11E‐08 mcg/m Total 3 4.0E‐04 mcg/m3 5µ 10µ mcg/m mcg/m3 3 1.5µ 1.All rights reserved .99900% = 1.0E‐04 1.0E‐11 mcg/m3 3 x 99. far below limits of detection or concern for any material we've encountered.0E‐04 mcg/m3 x 99.0E‐06 Filter  Efficiency units Fractional  Mass units mcg/m 3 x 99.0E‐11 mcg/m3 mcg/m3 1.0E‐04 mcg/m 3 Unsurprisingly.0E+00 mcg/m3 x 99. Return Air Concentration mcg/cm3 x % Return Air in supply = Mixed Air mcg/cm3 The second step is to determine the protection from HVAC filtration according to the formula: Ambient Concentration mcg/cm3 x Protection Factor = Exposure mcg/cm3 Copyright© Genesis Engineers 2011 .99000% = 1. Assuming that the return air is representative of the airborne contamination level (normally expressed in mcg/m3) in the room. two HEPA filters in series yield an 11 log reduction in contamination.0E‐09 mcg/m3 5µ 10µ 1.1µ Fractional  Mass 1.Do not reproduce without written permission.99990% 99.5µ 1.Example –Mass Reduction through HEPA Filters In Series Filter Array Evaluation Example ‐ Total Mass Reduction from HEPA Filtration Particle  Size Fractional  Mass Fractional  Filter  Efficiency units Fractional  Mass units 3 x 99. 6 .0E+02 1.0E‐04 1.0E‐04 mcg/m 1. reducing airborne contamination from about one milligram per cubic meter to about ten femtograms.1E+03 mcg/m Total 3 Example ‐ Total Mass Reduction from HEPA Filtration Particle  Size 0.0E‐01 mcg/m 0. as measured or calculated.0E‐04 mcg/m3 mcg/m3 x x 99.99990% 99.99900% = 1.99000% = 1.0E‐08 mcg/m3 0.999% = 1.0E‐04 mcg/m3 1.0E‐10 1..0µ 1.0E+01 mcg/m3 x 99.99999% = = 1.0µ 1.1µ 1.0E‐04 mcg/m mcg/m3 4. The first step in the process is to determine the Mixed Air concentration and account for differences between the concentration in the airstream coming from the room where the "contaminant" is being processed and any dilution that may take place prior to introduction into the room "being contaminated".0E+03 3 x x 99..99999% = = 1.0E‐06 mcg/m3 0.0E‐04 mcg/m3 1.999% = 1.

.76E‐03 mcg As this example shows. Cross Contamination Potential Calculation Room Airflow Calculation Room Vol units  3 1000 m Airflow units       20. to set process limits. 7 .The next step in the process is to determine the ventilation rate or airflow of the room "being contaminated". sensitivity analysis should be applied by testing assumptions around filter integrity and upset (e. Mixed Air Concentration mcg/cm3 x Airflow m3/hr= Supply Air Product Rate mcg/hr Then the period of exposure in the room "being contaminated" is accounted for as: Supply Air Product Rate mcg/hr x Exposure Duration mcg/hr= Total Product Exposure mcg Next.20E‐04 mcg/hr x 1.. assuming uniform and full airborne contribution to the product "being contaminated" according to the formula: Total Product Exposure mcg / Total Units produced = Max. to assure that the system is robust and that non-attainment cases are understood. Example – Max.000 m /hr  Total Airborne Product Calculation Airborne   Airborne  Product  Product  Concentration units Rate  Units 3 = 2.000 mcg/m3 a 100 m3 room with a ventilation rate of 20 Air Changes per hour might have a maximum airborne cross-contamination potential as follows.g.000 m3/hr Ventilation Rate units x 20 AC/hr = Airflow Units 3     20. the total contamination available in our example case is less than 2 picograms over an 8 hour shift. Airborne Cross-Contamination Potential Calculation Starting with an airborne contamination (after dual HEPA filtration) of 1.All rights reserved . Potential Contamination/unit Finally.Do not reproduce without written permission. spill) cases.10E‐08 mcg/m Total Airborne Product Available for Cross‐Contamination  Airborne  Product  Rate  units  2. Copyright© Genesis Engineers 2011 .20E‐04 mcg/hr Exposure  Duration x units 8 hr = Total ProdUnits 1. Further dividing this by the number of units produced in an 8 hour period will likely yield an inconsequential mass/unit. an adjustment to determine the exposure per unit is applied.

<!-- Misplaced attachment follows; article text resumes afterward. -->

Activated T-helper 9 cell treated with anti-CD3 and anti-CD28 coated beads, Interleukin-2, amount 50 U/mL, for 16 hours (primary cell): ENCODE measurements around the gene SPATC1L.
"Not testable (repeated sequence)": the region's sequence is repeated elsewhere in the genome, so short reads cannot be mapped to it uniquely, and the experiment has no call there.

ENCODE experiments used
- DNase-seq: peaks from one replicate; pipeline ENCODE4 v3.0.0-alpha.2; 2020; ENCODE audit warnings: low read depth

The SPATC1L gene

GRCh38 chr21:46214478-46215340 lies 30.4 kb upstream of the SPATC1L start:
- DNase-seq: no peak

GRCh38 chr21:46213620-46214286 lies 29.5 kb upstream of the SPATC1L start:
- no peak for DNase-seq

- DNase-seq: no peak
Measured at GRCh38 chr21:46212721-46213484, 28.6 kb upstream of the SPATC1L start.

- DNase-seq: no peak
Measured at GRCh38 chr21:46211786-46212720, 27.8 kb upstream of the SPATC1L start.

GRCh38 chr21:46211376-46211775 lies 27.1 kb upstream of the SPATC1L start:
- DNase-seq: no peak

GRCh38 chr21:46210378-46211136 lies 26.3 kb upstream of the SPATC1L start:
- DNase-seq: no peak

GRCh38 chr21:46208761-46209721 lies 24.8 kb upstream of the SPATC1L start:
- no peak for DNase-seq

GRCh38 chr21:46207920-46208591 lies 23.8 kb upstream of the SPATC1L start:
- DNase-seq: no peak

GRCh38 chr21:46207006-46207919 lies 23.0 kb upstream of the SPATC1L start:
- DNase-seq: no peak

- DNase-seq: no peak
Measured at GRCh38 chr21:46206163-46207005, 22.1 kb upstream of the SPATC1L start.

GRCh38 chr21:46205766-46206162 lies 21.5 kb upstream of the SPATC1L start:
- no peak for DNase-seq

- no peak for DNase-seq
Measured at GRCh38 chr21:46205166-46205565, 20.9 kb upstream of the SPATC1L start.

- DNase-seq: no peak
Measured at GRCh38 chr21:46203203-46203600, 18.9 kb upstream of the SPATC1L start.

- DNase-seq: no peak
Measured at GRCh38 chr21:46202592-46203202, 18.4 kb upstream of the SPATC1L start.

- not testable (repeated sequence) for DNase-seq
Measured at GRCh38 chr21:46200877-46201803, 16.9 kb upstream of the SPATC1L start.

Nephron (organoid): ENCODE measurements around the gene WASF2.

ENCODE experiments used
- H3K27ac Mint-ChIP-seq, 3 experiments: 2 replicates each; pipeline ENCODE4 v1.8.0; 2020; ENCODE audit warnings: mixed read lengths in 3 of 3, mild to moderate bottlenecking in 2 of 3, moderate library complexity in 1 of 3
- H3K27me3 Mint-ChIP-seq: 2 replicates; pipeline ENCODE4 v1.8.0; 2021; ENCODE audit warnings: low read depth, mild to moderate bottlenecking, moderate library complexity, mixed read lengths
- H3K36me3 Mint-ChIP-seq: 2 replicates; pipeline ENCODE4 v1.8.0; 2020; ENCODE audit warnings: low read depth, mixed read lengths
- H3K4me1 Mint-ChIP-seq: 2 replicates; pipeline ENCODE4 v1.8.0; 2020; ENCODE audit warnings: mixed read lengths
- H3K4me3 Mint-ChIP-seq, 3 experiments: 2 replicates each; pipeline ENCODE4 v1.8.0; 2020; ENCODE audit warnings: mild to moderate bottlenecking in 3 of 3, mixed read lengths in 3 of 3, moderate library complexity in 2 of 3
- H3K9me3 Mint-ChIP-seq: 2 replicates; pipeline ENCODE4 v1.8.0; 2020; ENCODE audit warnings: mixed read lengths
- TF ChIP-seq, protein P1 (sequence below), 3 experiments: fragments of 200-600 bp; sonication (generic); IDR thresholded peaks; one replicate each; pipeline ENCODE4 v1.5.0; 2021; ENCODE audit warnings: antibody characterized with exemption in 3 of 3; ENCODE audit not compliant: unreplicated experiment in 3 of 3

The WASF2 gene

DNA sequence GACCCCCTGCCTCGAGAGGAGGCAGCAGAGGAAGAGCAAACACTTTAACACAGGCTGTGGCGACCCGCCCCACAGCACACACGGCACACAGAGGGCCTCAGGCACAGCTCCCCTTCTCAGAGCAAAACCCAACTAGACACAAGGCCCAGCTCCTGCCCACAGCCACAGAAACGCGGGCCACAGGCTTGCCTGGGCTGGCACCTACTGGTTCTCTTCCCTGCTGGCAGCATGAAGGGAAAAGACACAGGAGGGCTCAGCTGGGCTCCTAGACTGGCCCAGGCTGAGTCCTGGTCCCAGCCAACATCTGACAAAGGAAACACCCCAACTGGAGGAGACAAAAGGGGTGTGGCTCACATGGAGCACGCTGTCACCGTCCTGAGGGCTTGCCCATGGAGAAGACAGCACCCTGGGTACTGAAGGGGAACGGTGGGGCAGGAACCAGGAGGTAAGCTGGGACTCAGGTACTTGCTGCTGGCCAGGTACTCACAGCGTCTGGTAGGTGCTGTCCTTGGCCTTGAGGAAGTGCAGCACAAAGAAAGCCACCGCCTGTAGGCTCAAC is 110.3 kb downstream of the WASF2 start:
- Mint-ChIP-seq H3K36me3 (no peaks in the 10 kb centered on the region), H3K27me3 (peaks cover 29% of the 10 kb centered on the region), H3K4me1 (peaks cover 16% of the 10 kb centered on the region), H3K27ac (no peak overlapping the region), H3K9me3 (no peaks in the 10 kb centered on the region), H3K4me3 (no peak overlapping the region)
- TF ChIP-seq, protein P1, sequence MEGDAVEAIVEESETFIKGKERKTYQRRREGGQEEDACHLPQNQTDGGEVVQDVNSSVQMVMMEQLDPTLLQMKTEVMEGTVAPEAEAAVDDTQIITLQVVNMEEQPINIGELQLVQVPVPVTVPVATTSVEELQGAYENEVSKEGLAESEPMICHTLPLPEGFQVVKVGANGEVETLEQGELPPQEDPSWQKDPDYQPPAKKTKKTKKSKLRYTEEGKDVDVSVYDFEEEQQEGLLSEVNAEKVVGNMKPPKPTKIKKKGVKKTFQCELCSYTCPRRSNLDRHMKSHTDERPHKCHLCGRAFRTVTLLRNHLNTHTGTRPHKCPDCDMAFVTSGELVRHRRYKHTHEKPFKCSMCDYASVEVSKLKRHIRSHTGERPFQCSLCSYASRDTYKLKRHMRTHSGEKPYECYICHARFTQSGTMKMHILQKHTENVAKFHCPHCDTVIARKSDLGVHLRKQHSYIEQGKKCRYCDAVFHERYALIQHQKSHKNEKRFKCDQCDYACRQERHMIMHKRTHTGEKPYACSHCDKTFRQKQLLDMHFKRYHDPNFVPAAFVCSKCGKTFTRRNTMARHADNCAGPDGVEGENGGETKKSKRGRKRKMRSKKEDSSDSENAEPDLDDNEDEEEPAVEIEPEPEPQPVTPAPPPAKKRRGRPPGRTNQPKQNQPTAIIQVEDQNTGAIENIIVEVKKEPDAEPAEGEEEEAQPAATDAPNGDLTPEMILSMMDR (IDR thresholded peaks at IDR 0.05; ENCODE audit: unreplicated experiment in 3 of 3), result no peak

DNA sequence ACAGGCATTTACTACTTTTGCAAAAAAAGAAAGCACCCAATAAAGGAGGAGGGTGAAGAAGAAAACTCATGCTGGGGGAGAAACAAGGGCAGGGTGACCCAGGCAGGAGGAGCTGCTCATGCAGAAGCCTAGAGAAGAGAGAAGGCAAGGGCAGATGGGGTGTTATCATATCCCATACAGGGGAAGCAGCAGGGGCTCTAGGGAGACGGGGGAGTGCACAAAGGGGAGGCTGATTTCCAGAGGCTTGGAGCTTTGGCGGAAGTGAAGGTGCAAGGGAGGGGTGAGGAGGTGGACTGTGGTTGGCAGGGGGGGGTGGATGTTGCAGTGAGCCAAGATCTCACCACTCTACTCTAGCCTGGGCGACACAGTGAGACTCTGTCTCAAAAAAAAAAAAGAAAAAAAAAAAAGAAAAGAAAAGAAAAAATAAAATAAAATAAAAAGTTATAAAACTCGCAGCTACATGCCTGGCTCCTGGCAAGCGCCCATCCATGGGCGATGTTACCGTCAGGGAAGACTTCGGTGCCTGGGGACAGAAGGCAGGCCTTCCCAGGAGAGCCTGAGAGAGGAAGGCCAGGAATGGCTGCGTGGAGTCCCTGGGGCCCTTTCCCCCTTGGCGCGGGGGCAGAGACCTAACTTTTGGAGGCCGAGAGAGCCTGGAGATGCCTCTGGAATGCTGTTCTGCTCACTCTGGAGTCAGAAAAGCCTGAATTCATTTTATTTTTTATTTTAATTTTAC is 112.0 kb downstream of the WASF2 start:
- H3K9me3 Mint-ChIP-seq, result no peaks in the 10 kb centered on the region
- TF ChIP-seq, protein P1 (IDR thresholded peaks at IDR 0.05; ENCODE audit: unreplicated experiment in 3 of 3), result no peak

large (>10µ) particles are of greater interest in the prevention of cross contamination. absent the use of computational fluid dynamic models.00E‐02 1.00E‐05 Settling Velocities cm/s  The first of these facts is accounted for in our method.00E‐04 1. Using the outlined method we can quantify the maximum cross contamination potential of HVAC system designs providing a rigorous method to assure control of airborne crosscontamination risk. which models the mass of the airborne contaminant.1 Particle Size µ 1 10 100 1.Do not reproduce without written permission. It would be desirable to apply a reduction factor addressing the second item. since the data necessary to support these factors is difficult to obtain and particular to each product. accounting for the percentage of available airborne contamination that may be expected to actually settle on critical surfaces and contaminate a dose.00E+00 1. it is reasonable to neglect this factor and accept the overstatement of potential contamination as a factor of safety.All rights reserved . This focus on large particles is due to: 1.Other Factors to Consider While small particles (<10µ) are of interest in worker safety. not simply the particle count. the HVAC system configuration and standard component performance information.00E‐03 1. Their lower buoyancy (higher settling rate) makes them more likely to contaminate a product by falling out of an airstream as its velocity decreases in a production room (see graph below). However. Copyright© Genesis Engineers 2011 .00E‐01 1. due to their greater respirability. 2. Conclusion The cross-contamination risk inherent in HVAC recirculation can be satisfactorily assessed using readily available information about the product and/or process. 8 . Large particles represent the great preponderance of the mass of particles suspended in the air. Settling Velocities cm/s  0.